A day after being appointed head of his party’s campaign committee, BJP national president Rajnath Singh hit out at Prime Minister Manmohan Singh, the Congress and the CPI(M) but was surprisingly silent on chief minister Mamata Banerjee, raising speculation that the BJP chief may be going soft on the Trinamool supremo in the run-up to the 2014 Lok Sabha polls.
During his 30-minute address to party workers in the city on Monday, Singh accused the Congress of corruption and a weak foreign policy and party vice-president Rahul Gandhi of insulting the nation by his slur on the Prime Minister’s chair in public, but never for once uttered chief minister Mamata Banerjee’s name.
Earlier on Monday afternoon, Singh created a flutter when he said any party opposed to the Congress would be welcomed into the NDA fold.
“Any party which is fighting against the Congress is welcome to our alliance but the proposal would not come from our side,” Singh said at a business meet on being asked whether the BJP is keeping its doors open for erstwhile NDA allies.
On his earlier visit to the state, Singh had backed Mamata’s demand for a special package for Bengal. Even the party’s prime ministerial candidate Narendra Modi had praised Mamata for her good work and said the potholes dug by the CPI(M) during their 35 years of rule would take a long time to be filled up.
Singh and Modi’s refusal to judge Mamata’s performance in the last two years and the BJP’s withdrawal in the recent Howrah Lok Sabha bypoll despite having a strong vote share are a clear indication that the party is trying to woo the Trinamool.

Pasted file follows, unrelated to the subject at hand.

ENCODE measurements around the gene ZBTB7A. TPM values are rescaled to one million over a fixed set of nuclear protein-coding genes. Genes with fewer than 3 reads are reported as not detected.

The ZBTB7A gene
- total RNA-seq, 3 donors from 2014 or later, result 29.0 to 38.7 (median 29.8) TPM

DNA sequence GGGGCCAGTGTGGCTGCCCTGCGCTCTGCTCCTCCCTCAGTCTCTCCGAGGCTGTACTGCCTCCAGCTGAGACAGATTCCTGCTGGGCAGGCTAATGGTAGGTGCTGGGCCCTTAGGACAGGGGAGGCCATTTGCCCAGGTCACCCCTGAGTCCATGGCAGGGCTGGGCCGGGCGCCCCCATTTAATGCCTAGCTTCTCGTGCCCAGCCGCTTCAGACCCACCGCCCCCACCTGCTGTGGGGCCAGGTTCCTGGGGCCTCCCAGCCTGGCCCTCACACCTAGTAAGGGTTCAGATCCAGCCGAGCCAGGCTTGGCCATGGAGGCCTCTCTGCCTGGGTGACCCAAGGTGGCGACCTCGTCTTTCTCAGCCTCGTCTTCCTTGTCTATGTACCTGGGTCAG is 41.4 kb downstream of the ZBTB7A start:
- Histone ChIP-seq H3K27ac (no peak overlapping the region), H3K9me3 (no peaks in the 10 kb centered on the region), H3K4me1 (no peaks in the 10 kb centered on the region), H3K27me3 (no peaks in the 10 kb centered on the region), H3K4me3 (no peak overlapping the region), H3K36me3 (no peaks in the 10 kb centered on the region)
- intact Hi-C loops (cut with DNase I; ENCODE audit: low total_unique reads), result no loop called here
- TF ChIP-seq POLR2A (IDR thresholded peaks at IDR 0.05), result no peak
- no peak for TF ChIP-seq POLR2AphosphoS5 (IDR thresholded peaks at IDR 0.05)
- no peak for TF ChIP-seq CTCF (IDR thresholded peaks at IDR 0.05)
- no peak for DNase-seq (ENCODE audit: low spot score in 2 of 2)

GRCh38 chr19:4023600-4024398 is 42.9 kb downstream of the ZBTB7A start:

On Saturday evening, while addressing the party’s Sankalp Sabha, Singh made a token reference to the Trinamool, saying it had failed to meet the people’s expectations. But he was harsher on the CPI(M) and said despite being in power for 35 years in Bengal, it did precious little to address poverty in the state or work for its development.
“If any party has played with the sentiments of the poor, it is the CPI(M). Though it claims to represent the poor, it has done very little for this section despite being in power for 35 years,” Singh said.
“Rahul Gandhi not only insulted the Prime Minister but the whole nation when he said the ordinance is nonsense. Why did he have to says so publicly? He could have simply called up the Prime Minister and said he does not like the ordinance and it should be withdrawn. I am sure the Prime Minister would have acted accordingly,” Singh added.
“Even Maldives is frowning at India nowadays. But the Prime Minister never says anything. We know its better not to speak unnecessarily but one needs to speak up when required,” the BJP president said.